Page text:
Medically reviewed by Rosanna Sutherby, PharmD on May 15, 2020. To give you technically accurate, evidence-based information, content published on the Everlywell blog is reviewed by credentialed professionals with expertise in medical and bioscience fields.
It might come as a surprise, but it’s possible to have herpes and not even know it. In fact, many people with herpes don’t know they have this sexually transmitted infection (STI or STD) because they don’t experience any symptoms. This is what’s known as asymptomatic herpes.
Easily check for STIs with our at-home STD test for men or STD test for women. Your secure, online results can tell you if you have 6 common sexually transmitted infections like chlamydia, gonorrhea, hepatitis C, HIV, syphilis, and trichomoniasis—even if you aren’t experiencing symptoms.
Here, you’ll learn more about herpes: what it is exactly, whether you can still spread it even if you have no symptoms, who is at risk, and more—so keep reading.
Herpes is a very common STD caused by the herpes simplex virus, or HSV. There are two different types of herpes:
HSV-1 is a typical cause of cold sores or fever blisters that appear on the lips. This form of herpes spreads through skin-to-skin contact with an infected person and sometimes affects the genitals.
HSV-2 is the most common cause of genital herpes, which can lead to symptoms like small blisters on the genitals, painful urination, swollen lymph nodes around the groin, and more. You can contract this virus through sexual contact with someone who has it. This HSV infection is highly contagious, and it can spread to you regardless of whether your partner has an open sore. If you are infected but don’t have symptoms, you have asymptomatic herpes.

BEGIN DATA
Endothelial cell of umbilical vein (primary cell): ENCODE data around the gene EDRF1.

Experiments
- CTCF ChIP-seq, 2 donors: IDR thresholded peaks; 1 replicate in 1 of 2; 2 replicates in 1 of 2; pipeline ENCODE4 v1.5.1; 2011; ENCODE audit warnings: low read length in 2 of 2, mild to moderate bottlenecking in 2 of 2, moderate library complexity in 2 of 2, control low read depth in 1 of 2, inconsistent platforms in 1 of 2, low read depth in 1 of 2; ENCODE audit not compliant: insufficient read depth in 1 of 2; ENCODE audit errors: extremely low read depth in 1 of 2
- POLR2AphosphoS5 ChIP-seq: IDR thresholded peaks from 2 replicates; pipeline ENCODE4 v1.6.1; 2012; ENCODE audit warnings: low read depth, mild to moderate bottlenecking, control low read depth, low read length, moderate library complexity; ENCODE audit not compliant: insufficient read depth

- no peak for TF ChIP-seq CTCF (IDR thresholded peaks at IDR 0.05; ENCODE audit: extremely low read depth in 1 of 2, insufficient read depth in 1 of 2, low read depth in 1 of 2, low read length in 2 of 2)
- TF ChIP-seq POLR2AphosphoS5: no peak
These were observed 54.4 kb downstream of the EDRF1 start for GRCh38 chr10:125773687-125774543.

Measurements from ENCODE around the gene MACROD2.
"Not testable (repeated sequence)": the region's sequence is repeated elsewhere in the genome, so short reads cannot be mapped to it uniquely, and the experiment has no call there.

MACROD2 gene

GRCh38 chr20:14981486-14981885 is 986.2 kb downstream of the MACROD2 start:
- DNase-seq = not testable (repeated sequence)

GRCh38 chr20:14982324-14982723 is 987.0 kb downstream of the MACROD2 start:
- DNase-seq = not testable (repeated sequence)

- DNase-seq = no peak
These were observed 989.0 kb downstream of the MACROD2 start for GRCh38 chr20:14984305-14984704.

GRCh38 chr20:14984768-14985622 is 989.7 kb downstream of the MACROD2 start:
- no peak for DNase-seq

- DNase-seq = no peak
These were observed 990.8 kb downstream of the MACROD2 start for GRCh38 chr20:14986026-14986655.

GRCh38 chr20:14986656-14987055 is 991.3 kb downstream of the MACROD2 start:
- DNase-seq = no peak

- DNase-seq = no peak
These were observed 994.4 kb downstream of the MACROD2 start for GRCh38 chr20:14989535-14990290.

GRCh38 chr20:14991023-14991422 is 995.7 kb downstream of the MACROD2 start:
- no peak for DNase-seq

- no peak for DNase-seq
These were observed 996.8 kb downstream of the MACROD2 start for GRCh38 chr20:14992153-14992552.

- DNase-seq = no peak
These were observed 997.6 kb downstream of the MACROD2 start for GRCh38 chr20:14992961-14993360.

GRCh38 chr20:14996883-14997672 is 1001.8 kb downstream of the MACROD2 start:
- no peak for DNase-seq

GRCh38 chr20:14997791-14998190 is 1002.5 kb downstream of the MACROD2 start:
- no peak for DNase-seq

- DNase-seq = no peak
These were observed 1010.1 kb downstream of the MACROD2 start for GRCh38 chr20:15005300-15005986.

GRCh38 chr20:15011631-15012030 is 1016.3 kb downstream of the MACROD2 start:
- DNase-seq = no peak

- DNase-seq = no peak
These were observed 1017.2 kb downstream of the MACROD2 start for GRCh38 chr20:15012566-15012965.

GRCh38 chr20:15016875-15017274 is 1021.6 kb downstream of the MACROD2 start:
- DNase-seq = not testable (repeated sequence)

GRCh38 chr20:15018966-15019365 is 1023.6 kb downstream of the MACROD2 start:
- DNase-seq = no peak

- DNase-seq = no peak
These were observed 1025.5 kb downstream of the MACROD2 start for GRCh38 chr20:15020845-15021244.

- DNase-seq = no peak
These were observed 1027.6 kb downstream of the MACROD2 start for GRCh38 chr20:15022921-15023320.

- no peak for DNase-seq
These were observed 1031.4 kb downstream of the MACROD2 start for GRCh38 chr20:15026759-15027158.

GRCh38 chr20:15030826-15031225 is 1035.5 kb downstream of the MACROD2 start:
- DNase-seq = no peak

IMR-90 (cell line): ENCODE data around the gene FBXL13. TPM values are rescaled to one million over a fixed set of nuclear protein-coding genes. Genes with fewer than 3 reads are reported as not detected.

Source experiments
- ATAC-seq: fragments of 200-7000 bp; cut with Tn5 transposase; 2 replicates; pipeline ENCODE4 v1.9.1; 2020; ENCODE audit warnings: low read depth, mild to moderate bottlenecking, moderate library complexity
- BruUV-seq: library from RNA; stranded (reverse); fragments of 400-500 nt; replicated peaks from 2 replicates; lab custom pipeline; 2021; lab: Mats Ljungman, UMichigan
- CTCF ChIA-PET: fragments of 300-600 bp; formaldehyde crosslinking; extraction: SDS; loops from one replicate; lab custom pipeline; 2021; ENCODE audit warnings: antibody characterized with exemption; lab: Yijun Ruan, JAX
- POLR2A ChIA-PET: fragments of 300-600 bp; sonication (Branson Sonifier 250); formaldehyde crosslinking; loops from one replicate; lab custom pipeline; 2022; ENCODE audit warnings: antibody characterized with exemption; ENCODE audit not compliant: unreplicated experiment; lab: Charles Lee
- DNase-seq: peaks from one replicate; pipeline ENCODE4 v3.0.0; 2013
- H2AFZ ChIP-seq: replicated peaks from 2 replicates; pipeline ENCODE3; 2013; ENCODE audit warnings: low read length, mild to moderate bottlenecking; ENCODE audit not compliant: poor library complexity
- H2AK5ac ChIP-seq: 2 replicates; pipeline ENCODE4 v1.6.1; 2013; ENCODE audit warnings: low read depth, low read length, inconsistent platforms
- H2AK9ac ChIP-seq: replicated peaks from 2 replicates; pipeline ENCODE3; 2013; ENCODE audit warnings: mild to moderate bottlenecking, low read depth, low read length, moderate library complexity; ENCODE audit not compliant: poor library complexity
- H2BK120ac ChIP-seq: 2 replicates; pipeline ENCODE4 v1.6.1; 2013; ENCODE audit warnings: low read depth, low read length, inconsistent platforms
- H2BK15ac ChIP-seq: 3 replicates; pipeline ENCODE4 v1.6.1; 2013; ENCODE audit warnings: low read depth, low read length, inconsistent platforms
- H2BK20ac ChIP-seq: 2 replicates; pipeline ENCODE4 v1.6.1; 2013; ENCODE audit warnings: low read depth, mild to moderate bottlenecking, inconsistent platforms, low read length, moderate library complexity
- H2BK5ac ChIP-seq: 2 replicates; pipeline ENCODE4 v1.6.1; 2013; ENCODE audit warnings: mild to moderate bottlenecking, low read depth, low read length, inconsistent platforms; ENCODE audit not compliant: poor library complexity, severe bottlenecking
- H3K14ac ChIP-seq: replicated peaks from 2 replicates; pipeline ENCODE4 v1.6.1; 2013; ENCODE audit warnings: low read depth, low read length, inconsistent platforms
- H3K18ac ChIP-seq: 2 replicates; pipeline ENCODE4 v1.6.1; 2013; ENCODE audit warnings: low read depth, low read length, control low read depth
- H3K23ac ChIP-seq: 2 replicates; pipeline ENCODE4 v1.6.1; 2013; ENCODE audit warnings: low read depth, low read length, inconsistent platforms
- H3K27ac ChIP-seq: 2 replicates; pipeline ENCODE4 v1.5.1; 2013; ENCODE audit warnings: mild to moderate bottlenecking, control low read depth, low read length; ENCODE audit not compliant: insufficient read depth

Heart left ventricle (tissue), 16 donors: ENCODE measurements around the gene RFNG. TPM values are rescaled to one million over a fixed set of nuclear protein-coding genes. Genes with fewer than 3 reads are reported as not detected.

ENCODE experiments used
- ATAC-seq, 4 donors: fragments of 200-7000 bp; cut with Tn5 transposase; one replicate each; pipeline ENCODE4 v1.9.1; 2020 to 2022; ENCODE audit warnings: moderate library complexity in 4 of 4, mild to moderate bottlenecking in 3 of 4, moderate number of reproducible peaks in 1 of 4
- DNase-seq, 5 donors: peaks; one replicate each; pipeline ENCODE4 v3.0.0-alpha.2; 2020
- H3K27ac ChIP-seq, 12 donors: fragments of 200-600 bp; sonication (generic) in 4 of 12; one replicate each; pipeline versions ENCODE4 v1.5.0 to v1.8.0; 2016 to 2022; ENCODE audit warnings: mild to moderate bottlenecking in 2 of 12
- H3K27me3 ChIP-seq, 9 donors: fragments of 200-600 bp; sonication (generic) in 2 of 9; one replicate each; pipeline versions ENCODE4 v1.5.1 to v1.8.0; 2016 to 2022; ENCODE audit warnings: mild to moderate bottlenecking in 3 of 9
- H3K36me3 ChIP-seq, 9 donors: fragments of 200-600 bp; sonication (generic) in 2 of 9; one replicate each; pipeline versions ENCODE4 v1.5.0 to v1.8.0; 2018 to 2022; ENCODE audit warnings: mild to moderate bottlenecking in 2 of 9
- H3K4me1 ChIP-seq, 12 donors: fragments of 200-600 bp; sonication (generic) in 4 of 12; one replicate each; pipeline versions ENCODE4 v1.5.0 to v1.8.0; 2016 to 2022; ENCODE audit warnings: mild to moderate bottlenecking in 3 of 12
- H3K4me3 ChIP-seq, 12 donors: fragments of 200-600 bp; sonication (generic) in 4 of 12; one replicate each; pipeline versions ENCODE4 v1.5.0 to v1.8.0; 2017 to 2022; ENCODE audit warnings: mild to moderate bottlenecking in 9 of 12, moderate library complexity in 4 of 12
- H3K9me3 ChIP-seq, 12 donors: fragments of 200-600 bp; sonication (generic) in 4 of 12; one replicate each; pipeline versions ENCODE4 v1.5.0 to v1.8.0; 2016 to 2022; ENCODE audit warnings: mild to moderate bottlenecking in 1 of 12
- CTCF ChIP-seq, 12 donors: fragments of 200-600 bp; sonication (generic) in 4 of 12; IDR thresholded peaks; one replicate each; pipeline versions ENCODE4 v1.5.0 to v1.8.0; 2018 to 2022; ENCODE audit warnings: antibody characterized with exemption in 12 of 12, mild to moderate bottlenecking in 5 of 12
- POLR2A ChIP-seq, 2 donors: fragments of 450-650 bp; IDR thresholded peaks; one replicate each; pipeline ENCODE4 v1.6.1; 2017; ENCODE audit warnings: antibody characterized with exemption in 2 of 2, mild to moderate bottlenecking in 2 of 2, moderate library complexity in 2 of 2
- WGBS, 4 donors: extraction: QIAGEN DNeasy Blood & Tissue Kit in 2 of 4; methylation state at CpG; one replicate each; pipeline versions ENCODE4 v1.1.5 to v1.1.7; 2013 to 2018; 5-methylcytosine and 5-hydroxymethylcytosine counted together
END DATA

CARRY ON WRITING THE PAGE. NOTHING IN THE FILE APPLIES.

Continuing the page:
After an initial infection, the herpes virus doesn’t go away. Instead, it lies dormant in the body before it can cause symptoms to reappear. Some people may experience a symptomatic recurrence multiple times a year, while others may go years between flare-ups. In the case of asymptomatic herpes, however, you may not have any noticeable symptoms at any point during the infection.
Some people believe you can’t spread asymptomatic genital herpes; this, however, is a myth. You can still spread the virus to others even if you have an asymptomatic infection—or if you aren’t currently showing symptoms because the virus is dormant.
Fortunately, whether or not a herpes infection causes symptoms, the risk of transmitting the virus can be significantly reduced by using condoms during sexual intercourse.
As with many STDs, people with herpes type 2 may not know they have a genital infection because they don’t have any noticeable symptoms. However, in a symptomatic infection, a person may experience the following signs:
If you’re experiencing symptoms like these, consider testing for herpes right away—and speak with your healthcare provider.
During a first herpes outbreak, a person may notice flu-like symptoms—including fever, headache, muscle aches, and swollen lymph nodes around the groin.